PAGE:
The latest outburst from an unruly passenger has Florida bus drivers circling the wagons.
According to WFLA-TV in Tampa, video footage captured an unidentified woman punching a Pinellas Suncoast Transit Authority driver in Clearwater, prompting union representative April Murphy to issue a stern warning.
“Leave our drivers alone,” Murphy said. “Pretty soon, the driver is going to start fighting back.”
“And you know, the passengers are going to lose because we got some tough people, girls and guys. So, you know, it comes to that. Somebody is going to get knocked out,” she added.
Officers with the Clearwater Police Department said the incident occurred last month when the woman repeatedly threw punches at the bus driver, according to WTVT-TV in Tampa.
Police said the woman could not pay her bus fare.
The driver then told her she had to get off the bus, at which point she began swinging repeatedly.
WARNING: The following video contains violence that some viewers may find disturbing.
Murphy said unruly passengers can be prohibited from riding certain buses if they have a problem with particular drivers.
“Depending on the level, they should be able to ride another bus,” the union representative said, according to WTVT.
“Just because I get in a fight with you, doesn’t mean I’m going to get in a fight with him, and I can’t ride his bus, so I see PSTA’s side as well. I don’t think passengers should be barred from the whole system,” Murphy added.
Still, some drivers have felt like easy targets.
“You have your head on a swivel at all times,” 15-year veteran bus driver Kevin Sablon said. “You don’t know who’s walking through that door.”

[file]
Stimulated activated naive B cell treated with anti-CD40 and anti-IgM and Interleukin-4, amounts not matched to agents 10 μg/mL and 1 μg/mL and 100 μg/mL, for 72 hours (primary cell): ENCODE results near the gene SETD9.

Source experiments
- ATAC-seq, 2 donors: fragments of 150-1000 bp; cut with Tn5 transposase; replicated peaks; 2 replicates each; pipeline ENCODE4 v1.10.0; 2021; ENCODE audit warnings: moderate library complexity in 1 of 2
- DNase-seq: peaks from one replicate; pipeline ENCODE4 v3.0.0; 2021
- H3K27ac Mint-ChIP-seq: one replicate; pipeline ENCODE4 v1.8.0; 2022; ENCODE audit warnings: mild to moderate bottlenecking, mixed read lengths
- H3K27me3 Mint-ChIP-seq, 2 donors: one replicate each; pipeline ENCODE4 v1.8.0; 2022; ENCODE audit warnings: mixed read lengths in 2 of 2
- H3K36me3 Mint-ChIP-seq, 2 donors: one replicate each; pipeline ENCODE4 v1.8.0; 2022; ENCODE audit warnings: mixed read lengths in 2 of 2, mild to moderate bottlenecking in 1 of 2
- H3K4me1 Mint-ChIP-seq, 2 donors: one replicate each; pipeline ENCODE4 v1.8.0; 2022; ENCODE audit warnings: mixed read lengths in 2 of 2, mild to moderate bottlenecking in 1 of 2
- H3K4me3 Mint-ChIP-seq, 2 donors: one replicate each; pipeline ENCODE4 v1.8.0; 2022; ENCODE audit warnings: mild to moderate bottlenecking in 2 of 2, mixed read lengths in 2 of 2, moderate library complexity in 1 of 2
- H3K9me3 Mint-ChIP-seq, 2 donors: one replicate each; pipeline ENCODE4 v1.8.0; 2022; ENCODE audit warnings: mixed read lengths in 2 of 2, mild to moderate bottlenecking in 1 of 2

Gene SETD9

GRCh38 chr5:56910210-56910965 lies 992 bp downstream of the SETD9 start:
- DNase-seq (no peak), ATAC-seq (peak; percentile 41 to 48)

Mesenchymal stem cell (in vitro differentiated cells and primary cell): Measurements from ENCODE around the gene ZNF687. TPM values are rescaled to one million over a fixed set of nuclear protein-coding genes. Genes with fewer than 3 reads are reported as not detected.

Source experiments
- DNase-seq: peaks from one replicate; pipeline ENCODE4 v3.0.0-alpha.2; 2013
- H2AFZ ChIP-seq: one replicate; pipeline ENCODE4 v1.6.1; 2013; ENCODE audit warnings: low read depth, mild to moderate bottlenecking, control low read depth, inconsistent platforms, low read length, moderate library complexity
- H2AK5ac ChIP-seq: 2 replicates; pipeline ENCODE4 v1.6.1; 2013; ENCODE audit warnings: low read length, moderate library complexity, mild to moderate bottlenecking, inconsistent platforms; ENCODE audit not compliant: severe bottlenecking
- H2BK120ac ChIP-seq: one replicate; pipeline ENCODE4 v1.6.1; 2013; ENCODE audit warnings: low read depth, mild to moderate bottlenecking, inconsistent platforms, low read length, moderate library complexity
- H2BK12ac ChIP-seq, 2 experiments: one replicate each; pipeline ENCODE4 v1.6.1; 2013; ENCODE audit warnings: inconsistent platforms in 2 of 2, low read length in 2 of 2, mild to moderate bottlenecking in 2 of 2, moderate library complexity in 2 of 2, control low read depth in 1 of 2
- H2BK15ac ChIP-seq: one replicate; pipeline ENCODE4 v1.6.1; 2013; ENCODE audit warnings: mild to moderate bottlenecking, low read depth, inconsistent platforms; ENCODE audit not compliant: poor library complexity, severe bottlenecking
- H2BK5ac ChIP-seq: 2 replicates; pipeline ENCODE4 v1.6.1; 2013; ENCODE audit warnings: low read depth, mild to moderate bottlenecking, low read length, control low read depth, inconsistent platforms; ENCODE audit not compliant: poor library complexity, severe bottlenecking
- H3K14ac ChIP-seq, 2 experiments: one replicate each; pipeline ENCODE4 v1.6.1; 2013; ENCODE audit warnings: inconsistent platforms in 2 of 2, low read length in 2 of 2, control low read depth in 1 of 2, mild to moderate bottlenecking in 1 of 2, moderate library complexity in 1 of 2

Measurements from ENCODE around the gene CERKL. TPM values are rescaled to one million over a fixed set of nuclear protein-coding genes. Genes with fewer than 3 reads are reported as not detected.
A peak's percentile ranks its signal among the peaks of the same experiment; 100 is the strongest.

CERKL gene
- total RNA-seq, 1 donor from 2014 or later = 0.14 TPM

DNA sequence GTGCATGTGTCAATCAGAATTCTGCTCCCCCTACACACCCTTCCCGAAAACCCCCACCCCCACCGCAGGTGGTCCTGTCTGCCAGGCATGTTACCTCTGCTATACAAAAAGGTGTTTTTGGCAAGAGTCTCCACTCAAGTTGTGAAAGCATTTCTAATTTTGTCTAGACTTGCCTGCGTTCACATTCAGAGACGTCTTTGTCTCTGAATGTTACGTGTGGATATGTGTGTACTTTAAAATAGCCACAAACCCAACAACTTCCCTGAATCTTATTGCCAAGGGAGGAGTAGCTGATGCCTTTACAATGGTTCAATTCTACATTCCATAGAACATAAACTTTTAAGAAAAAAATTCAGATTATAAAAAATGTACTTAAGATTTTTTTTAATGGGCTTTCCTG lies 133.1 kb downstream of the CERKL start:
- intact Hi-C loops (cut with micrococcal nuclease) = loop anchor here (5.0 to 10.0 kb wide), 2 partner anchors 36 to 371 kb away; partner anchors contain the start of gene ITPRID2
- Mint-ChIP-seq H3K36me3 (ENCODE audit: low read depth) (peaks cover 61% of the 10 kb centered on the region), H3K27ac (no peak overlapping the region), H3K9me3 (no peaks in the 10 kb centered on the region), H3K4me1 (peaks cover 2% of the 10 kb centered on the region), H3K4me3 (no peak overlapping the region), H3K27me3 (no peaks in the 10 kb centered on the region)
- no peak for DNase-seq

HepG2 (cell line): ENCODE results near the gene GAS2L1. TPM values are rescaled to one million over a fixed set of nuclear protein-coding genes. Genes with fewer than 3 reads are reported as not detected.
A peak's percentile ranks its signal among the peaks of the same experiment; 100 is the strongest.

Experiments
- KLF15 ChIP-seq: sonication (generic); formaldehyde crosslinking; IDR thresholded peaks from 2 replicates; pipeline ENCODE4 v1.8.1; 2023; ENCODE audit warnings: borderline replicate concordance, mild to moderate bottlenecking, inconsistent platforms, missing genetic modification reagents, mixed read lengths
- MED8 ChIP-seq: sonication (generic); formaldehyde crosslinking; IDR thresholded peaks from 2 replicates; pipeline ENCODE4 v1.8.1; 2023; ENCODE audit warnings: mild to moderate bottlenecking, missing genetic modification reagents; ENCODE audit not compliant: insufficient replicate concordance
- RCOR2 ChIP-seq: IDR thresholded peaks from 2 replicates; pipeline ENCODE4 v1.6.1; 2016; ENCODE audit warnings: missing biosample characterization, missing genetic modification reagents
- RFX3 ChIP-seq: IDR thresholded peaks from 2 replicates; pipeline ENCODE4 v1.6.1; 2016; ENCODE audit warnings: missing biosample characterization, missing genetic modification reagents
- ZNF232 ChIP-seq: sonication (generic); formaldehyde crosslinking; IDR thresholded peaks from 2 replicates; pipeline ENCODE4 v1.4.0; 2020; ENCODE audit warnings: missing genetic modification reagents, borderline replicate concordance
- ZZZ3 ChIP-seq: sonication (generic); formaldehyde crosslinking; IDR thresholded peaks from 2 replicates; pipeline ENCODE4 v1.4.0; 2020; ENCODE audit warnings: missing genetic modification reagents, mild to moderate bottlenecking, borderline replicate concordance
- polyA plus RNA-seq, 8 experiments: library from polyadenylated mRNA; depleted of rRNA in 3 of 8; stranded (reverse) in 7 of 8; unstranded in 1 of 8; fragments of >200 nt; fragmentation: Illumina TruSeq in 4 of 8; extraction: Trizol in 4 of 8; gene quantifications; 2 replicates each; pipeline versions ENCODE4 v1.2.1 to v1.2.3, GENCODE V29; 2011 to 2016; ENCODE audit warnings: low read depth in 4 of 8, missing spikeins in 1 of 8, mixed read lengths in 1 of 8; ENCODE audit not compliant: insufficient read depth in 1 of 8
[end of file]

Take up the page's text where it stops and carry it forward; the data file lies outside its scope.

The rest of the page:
A PSTA representative said the authority installed safety barriers in 2020. Those offer a degree of protection from violent passengers, though in one case they came too late.
“Back in 2019, when Thomas Dunn was murdered in Tampa, our unions actually got together and saw to it that they installed the barriers in there,” Sablon said, according to WFLA.
In 2022, a judge sentenced 38-year-old Justin McGriff to life in prison for the murder of Dunn, a 46-year-old Hillsborough Area Regional Transit Authority bus driver, according to the Tampa Bay Times.
On May 18, 2019, McGriff stood over the seated Dunn and stabbed the driver in the neck. A surveillance video from the bus also captured that incident.
While Dunn’s murder led to action on safety barriers, Murphy said the specter of violence still looms over every driver.
“Always, our drivers are always under some sort of threat every day,” the union representative said, according to WFLA.
Police described the suspect as “between 20 and 30 years old, five-feet and five-inches tall and 140 pounds, with medium-length dreadlocks and the sides of her head shaved,” according to WTVT.
The problem, of course, has nothing to do with public transit in particular.
“The majority of the passengers are good people, you know?” Sablon said, according to WTVT. “But we do have a small percentage of unruly passengers, like that one, who we have to deal with. And that’s all it takes is that one time.”
In that respect, Murphy’s warning made sense. Mess with drivers, she said, and eventually they will have to fight back.
On the other hand, the Dunn murder trial highlighted perennial complications associated with crime prevention. It included, for instance, expert testimony that McGriff showed signs of schizophrenia, according to the Times.
In that case, all the warnings in the world would not have had the desired impact.
Above all, of course, violence on buses and elsewhere has spiritual roots.
Indeed, our whole concept of freedom rests on our belief in the individual’s literal capacity for self-government.
Thus, while laws and barriers exist to deter the spiritually wayward, only Christian humility and grace can bring true peace.
This article appeared originally on The Western Journal.